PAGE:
For our performance DDR configuration, we chose some of the best performing RAM available for the platform - in this case, the Patriot PC-3200 RAM that uses Samsung TCCD chips. Truth be told, any of the DIMMs based on the Samsung TCCD chips will offer a lot of performance and overclocking headroom, but we prefer the models specified to run 2-2-2 timings at DDR400 over the versions that are binned for maximum clock speed - at least, for a non-overclocking configuration. This Patriot RAM was the cheapest 2-2-2 TCCD RAM that we could find, solidifying the recommendation. As with many other TCCD DIMMs, Patriot uses the BrainPower PCB, so there's little difference between this RAM and more expensive alternatives. If you want some other options, you can find all of the other Samsung TCCD modules that we've reviewed in green in our recent memory performance charts.





Video Card Recommendations

The ups and downs of SLI are becoming more apparent as time passes. There have been some reports of general flakiness with SLI setups, particularly if you're using the DVI connection of your graphics card. Applications ("games" in reality, as we're not aware of any optimizations for non-gaming programs) require hard-coded driver support in order to use SLI; if NVIDIA hasn't yet profiled a game, SLI systems will render using only one video card. You can still purchase an SLI motherboard, but our recommendations here are concerned with Mid-Range price/performance, and SLI - and particularly high-performance PCIe cards - does not fit well in this price segment. Remember that for Intel, we give the PCIe configuration a full recommendation, but for AMD, we're still hesitant. We'll start with the AGP side of things.


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AGP Recommendation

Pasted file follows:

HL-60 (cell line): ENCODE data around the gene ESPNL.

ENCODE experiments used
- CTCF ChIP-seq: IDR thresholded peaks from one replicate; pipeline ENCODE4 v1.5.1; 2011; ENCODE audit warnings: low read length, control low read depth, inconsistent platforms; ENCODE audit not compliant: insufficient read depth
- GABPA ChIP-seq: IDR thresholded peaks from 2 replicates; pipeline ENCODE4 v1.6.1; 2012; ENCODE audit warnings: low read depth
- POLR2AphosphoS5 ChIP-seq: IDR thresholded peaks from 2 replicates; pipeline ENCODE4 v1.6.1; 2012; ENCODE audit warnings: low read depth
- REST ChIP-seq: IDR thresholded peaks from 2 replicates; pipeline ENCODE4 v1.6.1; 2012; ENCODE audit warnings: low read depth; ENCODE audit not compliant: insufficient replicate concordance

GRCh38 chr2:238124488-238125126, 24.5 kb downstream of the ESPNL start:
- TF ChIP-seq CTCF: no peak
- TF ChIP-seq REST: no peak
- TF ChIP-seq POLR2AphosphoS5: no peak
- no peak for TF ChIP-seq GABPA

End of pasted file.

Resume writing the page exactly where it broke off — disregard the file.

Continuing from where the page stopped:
XFX 6600GT AGP 128MB GDDR3
Price: $209 Shipped

The selection of 6600GT cards in AGP format is beginning to improve, as is the price. While it may not be the cheapest option available, we like the features that the XFX 6600GT 128MB [RTPE: PVT43AND] brings to the table. Specifically, the dual DVI output is a great inclusion for the future. If you don't have an LCD yet, you can use an adapter to run a standard VGA connection, but for LCD users, you will definitely want to get a DVI capable display and graphics card. The ability to run dual LCD displays - and if you're going to use two displays, we strongly recommend LCDs due to their space saving characteristics - would thus require two DVI ports, or else you would have to run with the lower quality VGA connection on one display. Is it absolutely necessary? No, but for an extra $10, we prefer the capability, just in case. An added benefit is that the XFX is clocked at 500 MHz on both the core and the memory; the official specification for the AGP 6600GT cards has the RAM clocked at 450 MHz, unlike the PCIe models. Granted, with overclocking, you could probably push any of the cards to 500 MHz and even further, but for an out-of-box experience, we like the manufacturer-approved "overclock".

There is one noteable drawback to the XFX card, unfortunately. It is relatively loud. We're not talking FX 5800 Ultra levels, by any means, but it is definitely audible. If you want something quieter and are willing to lose the dual-DVI and factory overclock options, MSI makes a very good 6600GT card that is near-silent in comparison. BFG also makes a good card that includes even more factory overclocking than the XFX, but it costs almost as much as a 6800 card, so unless the price drops to match the other 6600GT cards, it is difficult to recommend.


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AGP Alternative

Leadtek A400GT TDH 256MB GDDR3
Price: $377 Shipped

If you're truly interested in performance without breaking the bank, the best Mid-Range option to get you there remains with the AGP GeForce 6800GT [RTPE: A400 GT TDH]. The Leadtek cards also include a large, two-slot copper heatsink, which should help to keep the card cool. If you like our above recommendation to get a dual-DVI card where possible, you'll have to spend $30 more to get an XFX card. Lately, XFX has started to make a point of offering dual DVI output on all their cards. They do have some 6800GT cards with a VGA/DVI output for less money, but nearly all of their new cards are now dual-DVI.

For an in-between alternative, the 12 pipeline 6800 cards are also viable. They're not tremendously faster than the 6600GT - in fact, in terms of pixel processing power, it's basically a tie between the two chips - but they do have a 256-bit memory interface that can help out quite a bit in certain applications. For a price that's pretty much right in line with the performance increase/decrease relative to the 6600GT and the 6800GT, the BFG 6800 OC [RTPE: BFGR6800] would be our pick. Depending on your location, it can be had for as little as $259.